First Baptist Christian School has adapted to COVID-19 by supplementing staff, introducing flexibility and adopting new technology, an inspector said.
The private school in George Town focussed on identifying learning gaps and then supporting students who needed additional assistance.
Additional staff had been hired to provide cover during the pandemic, including an additional teacher, as well as using an external agency to provide substitute teachers. Also, specialist teachers were put into the regular duty rotation.
“Teachers reported that they felt the school was improving regarding having adequate staff to cover the curriculum in challenging times,” the inspector said.
The school used programmes to identify learning gaps that may have worsened in the past 2 years, and then focussed additional efforts on students having issues.
(Read our story on the inspector’s visit to First Baptist here.)
***Editor’s note: We’ve now written stories on 20 of the 31 schools that inspectors plan to visit this term. On Friday, 18 March, OES published reports on 8 more schools. We’ll start tackling those this week.***
Uniting the Cayman Islands around education
Our content is free because we believe high-quality journalism is a public service. We need your support so that we can continue to pursue our mission. Please become an Individual Supporter by giving a donation in any amount.
|Yes, I want to support the Cayman Current|
The government’s free meals programme is being expanded to public high schools, including CIFEC, this Monday.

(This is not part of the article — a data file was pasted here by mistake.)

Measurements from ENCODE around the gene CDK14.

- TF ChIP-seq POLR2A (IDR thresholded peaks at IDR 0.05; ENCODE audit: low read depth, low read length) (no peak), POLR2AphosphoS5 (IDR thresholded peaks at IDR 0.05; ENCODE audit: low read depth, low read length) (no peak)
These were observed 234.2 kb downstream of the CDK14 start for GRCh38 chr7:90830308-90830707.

“Last August, we introduced the Public Schools Meals Programme in primary schools and at the Lighthouse School. I am pleased that we can now extend this programme to our secondary school students,” Education Minister Juliana O’Connor-Connolly said.
The school meals programme has universally received high marks from primary school leaders and teachers in their comments to inspectors this term, particularly in regard to preserving attendance rates among certain segments of the student population.
In a September meeting of Finance Committee, O’Connor-Connolly said the programme would be expanded to secondary schools in January 2022. However, the government’s ‘purchase agreements’ with school meal vendors did not appear to contain funds for secondary schools until January 2023.
According to the purchase agreements, the government intends to spend about $15 million per year on free meals (breakfast, lunch and snack) for all public primary and secondary schools.
When we heard about the programme expansion earlier in the week, we emailed the ministry asking for clarification on when the decision was made to include secondary schools, and how the expanded programme would be funded. We are awaiting a response.
(Read more about the expanded school meals programme here.)
More from the Current
- Thompson Family Foundation awards $25K in UCCI scholarships
- Clifton Hunter High School Holds Fourth Annual Mathematics Championship
- Brac teams sweep the board at SeaPerch underwater robotics competition
Around The Web
The Current is a central resource for education journalism by others, including regional and international news relevant to Cayman education. (Find our running collection of links here.)
- Cayman Compass ($): Meals programme rolls out in public secondary schools
- Cayman Life TV: In touch with the earth
- Eye Witness News (Bahamas): LEARNING LOSS THREAT: Almost 1,000 students fully absent from public schools for two years
The Week Ahead
- School inspection reports
- UCCI annual report
- EdBeat: Episode 32
Like the Current?
Submit a comment, viewpoint or letter.